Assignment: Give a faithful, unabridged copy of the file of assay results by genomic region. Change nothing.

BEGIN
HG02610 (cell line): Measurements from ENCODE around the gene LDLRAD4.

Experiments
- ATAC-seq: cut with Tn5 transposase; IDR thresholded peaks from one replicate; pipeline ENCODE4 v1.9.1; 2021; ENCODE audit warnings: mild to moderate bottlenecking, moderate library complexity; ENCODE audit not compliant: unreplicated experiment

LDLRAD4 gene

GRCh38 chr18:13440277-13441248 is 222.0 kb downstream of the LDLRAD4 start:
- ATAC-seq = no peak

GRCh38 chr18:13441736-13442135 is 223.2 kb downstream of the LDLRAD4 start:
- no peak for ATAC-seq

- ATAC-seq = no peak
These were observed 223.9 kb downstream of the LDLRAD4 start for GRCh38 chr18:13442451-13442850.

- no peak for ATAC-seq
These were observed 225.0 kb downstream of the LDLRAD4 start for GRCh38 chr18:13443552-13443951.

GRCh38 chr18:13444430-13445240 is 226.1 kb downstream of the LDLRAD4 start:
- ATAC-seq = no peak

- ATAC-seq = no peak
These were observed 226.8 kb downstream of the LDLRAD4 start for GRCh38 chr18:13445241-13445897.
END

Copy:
HG02610 (cell line): Measurements from ENCODE around the gene LDLRAD4.

Experiments
- ATAC-seq: cut with Tn5 transposase; IDR thresholded peaks from one replicate; pipeline ENCODE4 v1.9.1; 2021; ENCODE audit warnings: mild to moderate bottlenecking, moderate library complexity; ENCODE audit not compliant: unreplicated experiment

LDLRAD4 gene

GRCh38 chr18:13440277-13441248 is 222.0 kb downstream of the LDLRAD4 start:
- ATAC-seq = no peak

GRCh38 chr18:13441736-13442135 is 223.2 kb downstream of the LDLRAD4 start:
- no peak for ATAC-seq

- ATAC-seq = no peak
These were observed 223.9 kb downstream of the LDLRAD4 start for GRCh38 chr18:13442451-13442850.

- no peak for ATAC-seq
These were observed 225.0 kb downstream of the LDLRAD4 start for GRCh38 chr18:13443552-13443951.

GRCh38 chr18:13444430-13445240 is 226.1 kb downstream of the LDLRAD4 start:
- ATAC-seq = no peak

- ATAC-seq = no peak
These were observed 226.8 kb downstream of the LDLRAD4 start for GRCh38 chr18:13445241-13445897.